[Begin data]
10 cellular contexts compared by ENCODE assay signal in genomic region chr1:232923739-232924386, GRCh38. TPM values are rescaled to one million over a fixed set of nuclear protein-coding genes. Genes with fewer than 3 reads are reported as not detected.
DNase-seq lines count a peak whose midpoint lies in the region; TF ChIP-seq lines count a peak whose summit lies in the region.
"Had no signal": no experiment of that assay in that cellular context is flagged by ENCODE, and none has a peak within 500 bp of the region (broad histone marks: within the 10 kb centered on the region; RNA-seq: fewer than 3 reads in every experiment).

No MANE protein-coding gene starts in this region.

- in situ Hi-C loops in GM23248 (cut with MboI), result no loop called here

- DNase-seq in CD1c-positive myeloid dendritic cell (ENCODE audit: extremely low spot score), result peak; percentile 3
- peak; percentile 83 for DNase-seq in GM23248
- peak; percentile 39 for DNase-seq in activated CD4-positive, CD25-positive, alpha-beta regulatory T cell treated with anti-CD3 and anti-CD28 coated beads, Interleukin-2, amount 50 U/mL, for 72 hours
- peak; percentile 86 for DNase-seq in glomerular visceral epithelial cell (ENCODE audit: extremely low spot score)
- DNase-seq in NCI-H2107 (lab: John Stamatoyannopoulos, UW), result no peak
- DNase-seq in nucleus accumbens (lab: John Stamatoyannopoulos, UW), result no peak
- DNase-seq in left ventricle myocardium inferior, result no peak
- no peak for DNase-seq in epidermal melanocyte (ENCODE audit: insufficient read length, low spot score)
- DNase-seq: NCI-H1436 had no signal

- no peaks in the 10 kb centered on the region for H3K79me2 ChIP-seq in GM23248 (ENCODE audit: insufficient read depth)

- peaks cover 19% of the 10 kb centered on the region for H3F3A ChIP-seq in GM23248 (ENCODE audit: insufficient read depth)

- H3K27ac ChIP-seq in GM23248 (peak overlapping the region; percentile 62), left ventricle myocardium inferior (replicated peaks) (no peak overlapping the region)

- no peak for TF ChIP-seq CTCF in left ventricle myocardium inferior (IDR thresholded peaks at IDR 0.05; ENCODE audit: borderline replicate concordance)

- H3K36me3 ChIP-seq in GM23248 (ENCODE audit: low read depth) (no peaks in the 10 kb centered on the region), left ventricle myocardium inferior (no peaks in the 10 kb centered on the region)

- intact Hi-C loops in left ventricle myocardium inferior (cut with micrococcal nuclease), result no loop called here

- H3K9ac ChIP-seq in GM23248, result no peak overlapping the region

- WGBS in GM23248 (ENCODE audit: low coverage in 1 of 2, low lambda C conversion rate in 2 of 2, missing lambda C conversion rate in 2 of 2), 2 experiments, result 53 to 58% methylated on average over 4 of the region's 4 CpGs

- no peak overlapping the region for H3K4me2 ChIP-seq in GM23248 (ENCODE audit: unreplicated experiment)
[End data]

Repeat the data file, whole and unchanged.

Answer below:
10 cellular contexts compared by ENCODE assay signal in genomic region chr1:232923739-232924386, GRCh38. TPM values are rescaled to one million over a fixed set of nuclear protein-coding genes. Genes with fewer than 3 reads are reported as not detected.
DNase-seq lines count a peak whose midpoint lies in the region; TF ChIP-seq lines count a peak whose summit lies in the region.
"Had no signal": no experiment of that assay in that cellular context is flagged by ENCODE, and none has a peak within 500 bp of the region (broad histone marks: within the 10 kb centered on the region; RNA-seq: fewer than 3 reads in every experiment).

No MANE protein-coding gene starts in this region.

- in situ Hi-C loops in GM23248 (cut with MboI), result no loop called here

- DNase-seq in CD1c-positive myeloid dendritic cell (ENCODE audit: extremely low spot score), result peak; percentile 3
- peak; percentile 83 for DNase-seq in GM23248
- peak; percentile 39 for DNase-seq in activated CD4-positive, CD25-positive, alpha-beta regulatory T cell treated with anti-CD3 and anti-CD28 coated beads, Interleukin-2, amount 50 U/mL, for 72 hours
- peak; percentile 86 for DNase-seq in glomerular visceral epithelial cell (ENCODE audit: extremely low spot score)
- DNase-seq in NCI-H2107 (lab: John Stamatoyannopoulos, UW), result no peak
- DNase-seq in nucleus accumbens (lab: John Stamatoyannopoulos, UW), result no peak
- DNase-seq in left ventricle myocardium inferior, result no peak
- no peak for DNase-seq in epidermal melanocyte (ENCODE audit: insufficient read length, low spot score)
- DNase-seq: NCI-H1436 had no signal

- no peaks in the 10 kb centered on the region for H3K79me2 ChIP-seq in GM23248 (ENCODE audit: insufficient read depth)

- peaks cover 19% of the 10 kb centered on the region for H3F3A ChIP-seq in GM23248 (ENCODE audit: insufficient read depth)

- H3K27ac ChIP-seq in GM23248 (peak overlapping the region; percentile 62), left ventricle myocardium inferior (replicated peaks) (no peak overlapping the region)

- no peak for TF ChIP-seq CTCF in left ventricle myocardium inferior (IDR thresholded peaks at IDR 0.05; ENCODE audit: borderline replicate concordance)

- H3K36me3 ChIP-seq in GM23248 (ENCODE audit: low read depth) (no peaks in the 10 kb centered on the region), left ventricle myocardium inferior (no peaks in the 10 kb centered on the region)

- intact Hi-C loops in left ventricle myocardium inferior (cut with micrococcal nuclease), result no loop called here

- H3K9ac ChIP-seq in GM23248, result no peak overlapping the region

- WGBS in GM23248 (ENCODE audit: low coverage in 1 of 2, low lambda C conversion rate in 2 of 2, missing lambda C conversion rate in 2 of 2), 2 experiments, result 53 to 58% methylated on average over 4 of the region's 4 CpGs

- no peak overlapping the region for H3K4me2 ChIP-seq in GM23248 (ENCODE audit: unreplicated experiment)